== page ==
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Infant Feeding - 6 - 9 months



Introduction Qualities of weaning foods To improve the nutritive value
Guidelines during Weaning

Major weaning foods

Care during preparation Cereals
Tubers and Starchy Roots
Oil Seeds and Nuts
Juice of fresh fruits
Fish Liver Oil
Oils and Fats
Sugar and Jaggery
Foods of animal Origin
Milk and Milk Products
Calorie dense foods
Various food preparations


Infants in our country thrive mainly on breast milk upto six months of age and have a satisfactory growth rate during this period. But, breastmilk alone is not able to provide sufficient amounts of all the nutrients needed to maintain growth after six months. Increased needs of calories and protein of growing children cannot be met by the mother’s milk.

Milk is a poor source of vitamin C and its supplementation through the diet is essential. Iron stores in the liver of the infant would last only upto 4-6 months. Hence iron rich foods should be given from six months onwards. Milk is also deficient in vitamin D. If the baby is to maintain the expected rate of growth and remain healthy and well nourished, supplementary feeding has to be resorted to at six months.

This is the task we are happily performing by telling you how to make food sufficient, attractive, appealing and acceptable to your little darling. You are invited to send in your experiences about weaning foods and practices helping other mothers like you.


What are the desirable qualities of Additional (Weaning) Foods?

Breast milk is the only "standard" food for the infant. At the onset, with the infant still predominantly breast-fed, weaning foods are used as an additional source of energy as well as to satisfy the increasing requirements for all essential nutrients. Particular attention should be paid to proteins, iron, vitamin A and C, as these are frequently found to be deficient in the diet of young infants.

Keep in mind that you are feeding an infant with a small stomach capacity that has been used to liquid/semisolid diet only.

Desirable Qualities of Weaning (Additional) Foods

  • Should have high energy content
  • Should be easy to digest
  • Should be semi-solid to mashed in consistency
  • Should not be too thick
  • Should be fresh and clean
  • Should not be expensive and should be easy to prepare


Stomach capacity has never been given much importance while telling a mother how to feed her baby. This results in mothers either force feeding or getting unnecessarily worried about baby not taking enough.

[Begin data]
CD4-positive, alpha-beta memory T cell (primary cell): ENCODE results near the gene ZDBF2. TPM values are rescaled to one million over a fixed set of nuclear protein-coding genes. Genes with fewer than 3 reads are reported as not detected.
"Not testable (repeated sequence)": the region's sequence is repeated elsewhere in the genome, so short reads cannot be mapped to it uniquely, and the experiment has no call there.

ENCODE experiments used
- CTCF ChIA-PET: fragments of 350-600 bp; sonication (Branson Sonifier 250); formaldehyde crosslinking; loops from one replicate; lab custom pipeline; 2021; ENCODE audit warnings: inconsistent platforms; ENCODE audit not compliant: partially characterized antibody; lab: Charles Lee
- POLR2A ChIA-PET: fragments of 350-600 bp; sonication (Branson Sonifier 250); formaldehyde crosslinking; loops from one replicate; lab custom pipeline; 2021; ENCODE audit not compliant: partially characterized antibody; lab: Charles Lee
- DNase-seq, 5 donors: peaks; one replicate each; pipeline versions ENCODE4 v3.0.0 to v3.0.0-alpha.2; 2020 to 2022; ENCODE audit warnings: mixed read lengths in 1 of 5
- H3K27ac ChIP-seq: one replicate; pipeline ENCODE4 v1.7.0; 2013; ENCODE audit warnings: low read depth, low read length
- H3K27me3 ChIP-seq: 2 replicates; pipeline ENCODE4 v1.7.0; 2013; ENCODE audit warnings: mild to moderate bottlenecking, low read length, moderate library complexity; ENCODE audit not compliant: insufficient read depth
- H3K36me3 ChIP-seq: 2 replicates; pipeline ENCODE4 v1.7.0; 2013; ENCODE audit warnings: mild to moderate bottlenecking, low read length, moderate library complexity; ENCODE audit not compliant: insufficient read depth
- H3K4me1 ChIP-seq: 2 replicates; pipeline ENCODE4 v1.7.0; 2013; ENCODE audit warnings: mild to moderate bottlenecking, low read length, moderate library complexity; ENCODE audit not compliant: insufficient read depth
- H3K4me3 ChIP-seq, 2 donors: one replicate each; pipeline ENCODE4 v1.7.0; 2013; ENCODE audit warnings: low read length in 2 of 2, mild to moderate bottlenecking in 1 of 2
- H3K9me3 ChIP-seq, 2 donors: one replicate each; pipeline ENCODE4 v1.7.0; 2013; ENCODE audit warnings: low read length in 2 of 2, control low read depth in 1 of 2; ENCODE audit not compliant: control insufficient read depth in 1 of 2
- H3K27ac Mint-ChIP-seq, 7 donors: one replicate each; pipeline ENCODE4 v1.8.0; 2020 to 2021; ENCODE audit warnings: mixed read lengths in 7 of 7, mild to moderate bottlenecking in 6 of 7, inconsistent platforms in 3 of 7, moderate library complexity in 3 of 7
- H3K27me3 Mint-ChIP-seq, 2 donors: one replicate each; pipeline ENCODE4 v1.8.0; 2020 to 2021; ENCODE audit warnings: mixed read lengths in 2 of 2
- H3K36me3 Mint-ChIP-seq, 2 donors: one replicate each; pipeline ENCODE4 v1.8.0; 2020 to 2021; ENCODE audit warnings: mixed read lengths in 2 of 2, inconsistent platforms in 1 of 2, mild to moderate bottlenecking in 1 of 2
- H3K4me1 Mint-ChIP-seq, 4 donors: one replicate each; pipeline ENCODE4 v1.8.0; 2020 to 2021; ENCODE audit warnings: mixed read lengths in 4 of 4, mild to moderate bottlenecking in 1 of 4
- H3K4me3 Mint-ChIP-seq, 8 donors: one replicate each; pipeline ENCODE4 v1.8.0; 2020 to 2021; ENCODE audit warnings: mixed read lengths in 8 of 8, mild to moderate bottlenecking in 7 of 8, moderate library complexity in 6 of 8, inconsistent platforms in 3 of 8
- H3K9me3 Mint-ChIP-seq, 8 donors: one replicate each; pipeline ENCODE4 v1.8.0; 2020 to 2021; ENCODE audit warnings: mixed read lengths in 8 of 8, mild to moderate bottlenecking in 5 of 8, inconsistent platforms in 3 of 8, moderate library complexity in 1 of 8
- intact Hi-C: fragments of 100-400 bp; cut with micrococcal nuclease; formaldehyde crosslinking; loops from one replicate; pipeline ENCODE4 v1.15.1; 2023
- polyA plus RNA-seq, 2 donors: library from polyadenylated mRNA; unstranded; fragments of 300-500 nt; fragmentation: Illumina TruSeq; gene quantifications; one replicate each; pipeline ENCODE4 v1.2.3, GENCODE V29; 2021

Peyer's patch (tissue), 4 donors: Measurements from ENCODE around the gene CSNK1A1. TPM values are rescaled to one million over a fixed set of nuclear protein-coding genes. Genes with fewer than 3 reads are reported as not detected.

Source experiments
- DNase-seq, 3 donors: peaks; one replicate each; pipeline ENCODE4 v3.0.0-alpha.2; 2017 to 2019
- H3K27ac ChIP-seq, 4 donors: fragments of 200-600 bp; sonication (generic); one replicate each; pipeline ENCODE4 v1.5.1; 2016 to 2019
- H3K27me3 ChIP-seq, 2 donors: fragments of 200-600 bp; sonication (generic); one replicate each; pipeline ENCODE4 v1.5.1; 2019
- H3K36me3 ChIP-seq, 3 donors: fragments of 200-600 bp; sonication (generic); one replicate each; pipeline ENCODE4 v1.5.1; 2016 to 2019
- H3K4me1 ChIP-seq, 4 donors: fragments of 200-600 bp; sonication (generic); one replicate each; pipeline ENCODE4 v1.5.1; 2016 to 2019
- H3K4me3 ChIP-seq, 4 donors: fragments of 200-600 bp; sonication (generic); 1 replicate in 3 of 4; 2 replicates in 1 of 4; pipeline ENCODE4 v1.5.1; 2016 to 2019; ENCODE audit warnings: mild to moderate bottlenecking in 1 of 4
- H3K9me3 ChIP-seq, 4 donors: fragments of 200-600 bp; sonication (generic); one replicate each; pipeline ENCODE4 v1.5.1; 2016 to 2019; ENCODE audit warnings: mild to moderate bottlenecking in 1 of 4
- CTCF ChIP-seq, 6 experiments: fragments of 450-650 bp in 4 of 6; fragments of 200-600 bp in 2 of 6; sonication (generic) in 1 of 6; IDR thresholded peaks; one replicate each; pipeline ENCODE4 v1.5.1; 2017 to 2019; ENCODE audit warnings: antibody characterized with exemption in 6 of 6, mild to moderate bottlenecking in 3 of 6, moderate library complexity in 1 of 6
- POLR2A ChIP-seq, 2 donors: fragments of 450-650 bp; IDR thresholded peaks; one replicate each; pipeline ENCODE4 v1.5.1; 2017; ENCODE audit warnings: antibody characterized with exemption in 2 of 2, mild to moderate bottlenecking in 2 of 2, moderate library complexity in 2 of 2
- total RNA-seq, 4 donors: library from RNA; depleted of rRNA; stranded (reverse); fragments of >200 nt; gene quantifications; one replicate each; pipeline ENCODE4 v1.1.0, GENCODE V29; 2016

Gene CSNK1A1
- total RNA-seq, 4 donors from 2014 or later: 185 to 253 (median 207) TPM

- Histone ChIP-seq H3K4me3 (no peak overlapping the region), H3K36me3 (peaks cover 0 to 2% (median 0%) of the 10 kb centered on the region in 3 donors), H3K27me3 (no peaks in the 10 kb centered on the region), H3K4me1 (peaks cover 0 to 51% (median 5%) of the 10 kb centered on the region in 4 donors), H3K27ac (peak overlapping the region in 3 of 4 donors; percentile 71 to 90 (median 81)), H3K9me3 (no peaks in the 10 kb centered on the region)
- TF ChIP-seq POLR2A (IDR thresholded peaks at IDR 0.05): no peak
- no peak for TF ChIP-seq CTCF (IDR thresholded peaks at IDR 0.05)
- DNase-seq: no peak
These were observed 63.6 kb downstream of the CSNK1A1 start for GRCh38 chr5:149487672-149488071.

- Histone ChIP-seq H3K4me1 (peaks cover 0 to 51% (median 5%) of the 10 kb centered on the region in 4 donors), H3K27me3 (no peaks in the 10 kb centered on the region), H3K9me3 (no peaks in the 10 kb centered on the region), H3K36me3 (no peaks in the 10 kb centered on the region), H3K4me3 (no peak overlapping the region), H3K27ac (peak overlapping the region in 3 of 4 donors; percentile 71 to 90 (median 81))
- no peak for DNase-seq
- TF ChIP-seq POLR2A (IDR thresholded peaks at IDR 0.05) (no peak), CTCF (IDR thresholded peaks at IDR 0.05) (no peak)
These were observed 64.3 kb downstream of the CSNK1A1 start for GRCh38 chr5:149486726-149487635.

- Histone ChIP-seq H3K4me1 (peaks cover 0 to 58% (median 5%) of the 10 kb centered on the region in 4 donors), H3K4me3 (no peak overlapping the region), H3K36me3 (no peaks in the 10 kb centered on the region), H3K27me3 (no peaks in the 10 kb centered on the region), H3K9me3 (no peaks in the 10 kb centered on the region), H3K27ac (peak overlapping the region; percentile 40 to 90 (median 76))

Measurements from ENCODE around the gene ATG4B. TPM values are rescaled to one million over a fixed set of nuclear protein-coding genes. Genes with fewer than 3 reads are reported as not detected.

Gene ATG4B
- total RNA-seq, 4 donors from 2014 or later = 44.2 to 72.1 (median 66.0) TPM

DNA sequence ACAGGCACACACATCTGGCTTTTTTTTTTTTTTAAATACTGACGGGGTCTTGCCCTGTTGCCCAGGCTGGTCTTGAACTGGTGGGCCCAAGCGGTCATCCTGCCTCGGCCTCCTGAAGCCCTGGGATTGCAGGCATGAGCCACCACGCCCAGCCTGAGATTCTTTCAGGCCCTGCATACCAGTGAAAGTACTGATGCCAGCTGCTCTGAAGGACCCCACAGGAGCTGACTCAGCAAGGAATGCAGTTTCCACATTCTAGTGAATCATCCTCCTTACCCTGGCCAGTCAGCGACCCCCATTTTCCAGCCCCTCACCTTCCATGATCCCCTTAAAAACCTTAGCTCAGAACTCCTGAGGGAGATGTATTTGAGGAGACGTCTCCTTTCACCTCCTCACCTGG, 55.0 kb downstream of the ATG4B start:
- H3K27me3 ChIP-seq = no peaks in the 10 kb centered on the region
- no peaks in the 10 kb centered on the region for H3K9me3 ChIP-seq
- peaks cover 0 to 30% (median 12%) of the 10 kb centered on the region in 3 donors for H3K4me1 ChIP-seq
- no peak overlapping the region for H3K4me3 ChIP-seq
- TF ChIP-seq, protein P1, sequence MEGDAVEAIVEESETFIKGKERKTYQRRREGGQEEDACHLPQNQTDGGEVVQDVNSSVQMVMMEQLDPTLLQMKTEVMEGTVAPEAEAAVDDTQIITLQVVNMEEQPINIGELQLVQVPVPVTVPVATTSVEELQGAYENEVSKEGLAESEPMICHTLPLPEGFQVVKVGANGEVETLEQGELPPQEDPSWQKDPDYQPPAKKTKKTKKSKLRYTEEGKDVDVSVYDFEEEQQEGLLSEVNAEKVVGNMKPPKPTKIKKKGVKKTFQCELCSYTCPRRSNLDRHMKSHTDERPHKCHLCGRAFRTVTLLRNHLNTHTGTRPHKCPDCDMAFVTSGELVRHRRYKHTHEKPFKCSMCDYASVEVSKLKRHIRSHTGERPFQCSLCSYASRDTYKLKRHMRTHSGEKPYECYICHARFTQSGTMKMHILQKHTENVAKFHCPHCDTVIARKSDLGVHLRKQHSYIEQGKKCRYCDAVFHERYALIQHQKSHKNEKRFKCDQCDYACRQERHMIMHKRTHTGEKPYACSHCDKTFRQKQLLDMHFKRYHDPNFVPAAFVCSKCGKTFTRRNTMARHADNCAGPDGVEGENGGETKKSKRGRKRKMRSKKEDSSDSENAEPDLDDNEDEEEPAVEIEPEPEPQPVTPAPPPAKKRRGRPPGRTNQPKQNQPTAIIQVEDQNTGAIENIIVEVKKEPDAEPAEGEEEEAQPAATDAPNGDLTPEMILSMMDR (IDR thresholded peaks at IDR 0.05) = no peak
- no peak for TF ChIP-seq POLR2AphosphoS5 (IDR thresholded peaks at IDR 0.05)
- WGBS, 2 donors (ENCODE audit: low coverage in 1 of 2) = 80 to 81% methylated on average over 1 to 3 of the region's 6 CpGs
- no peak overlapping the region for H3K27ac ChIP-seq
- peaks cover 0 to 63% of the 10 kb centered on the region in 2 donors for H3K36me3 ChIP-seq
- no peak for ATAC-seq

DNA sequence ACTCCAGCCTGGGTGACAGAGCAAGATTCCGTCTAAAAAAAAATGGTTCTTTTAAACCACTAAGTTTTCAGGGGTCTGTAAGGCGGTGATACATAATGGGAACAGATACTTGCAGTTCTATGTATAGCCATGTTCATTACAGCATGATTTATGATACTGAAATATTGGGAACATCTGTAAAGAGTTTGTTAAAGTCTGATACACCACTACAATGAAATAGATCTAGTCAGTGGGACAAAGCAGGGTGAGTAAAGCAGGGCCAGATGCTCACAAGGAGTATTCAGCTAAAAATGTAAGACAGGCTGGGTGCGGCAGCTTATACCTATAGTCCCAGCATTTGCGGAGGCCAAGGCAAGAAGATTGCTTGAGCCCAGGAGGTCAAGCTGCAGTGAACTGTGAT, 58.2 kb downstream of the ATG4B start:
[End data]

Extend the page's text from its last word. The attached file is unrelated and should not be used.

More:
The stomach capacity (6 – 9 months): 130 –190 ml (26 –38 tsp.)

We offer few guidelines to help you wean your darling child better:

What points should be considered while feeding weaning foods?

  1. Introduce only one food at a time to permit the infant to get used to it.
  2. Allow the infant to become familiar with the food before trying to give another.
  3. Give very small amounts of any new food at the beginning, 1-4 tsp.
  4. If, after several trials, that baby has an acute dislike for a food, omit that item for a week or two and then try again. If the dislike persists it is better to forget about the food for a while and substitute another.
  5. Food should be only slightly seasoned.
  6. Child should be encouraged to try new flavors.
  7. Infants may object to taking some foods by themselves but will take them willingly if when one mixed with another, e.g. egg may be mixed with formula, cereal or vegetable. Vegetables may sometimes be made accustomed to the new flavor.
  8. Variety in choice of foods is important.
  9. The mother or anyone feeding the infant must be careful to avoid showing in any way a dislike for a food that is being given.
  10. A baby’s appetite varies a lot from meal to meal and day to day. During hot weather suffering from cold the child’s appetite may be less.
  11. The quantity of each feed should be increased as the number decreases.

Supplementary feeding at 6 months:

  • Encourage gradual progression to 3 – 4 meals/day.
  • Continue breastfeeding along with cows milk.
  • By 6 months, lumpy foods should be introduced.
  • Consistency gradually changes to mashed foods.
  • By 6 – 7 months: add salt to cooked food.
  • Sugar in the form of honey, syrup, juices and jams should be controlled as harmful to erupting teeth.


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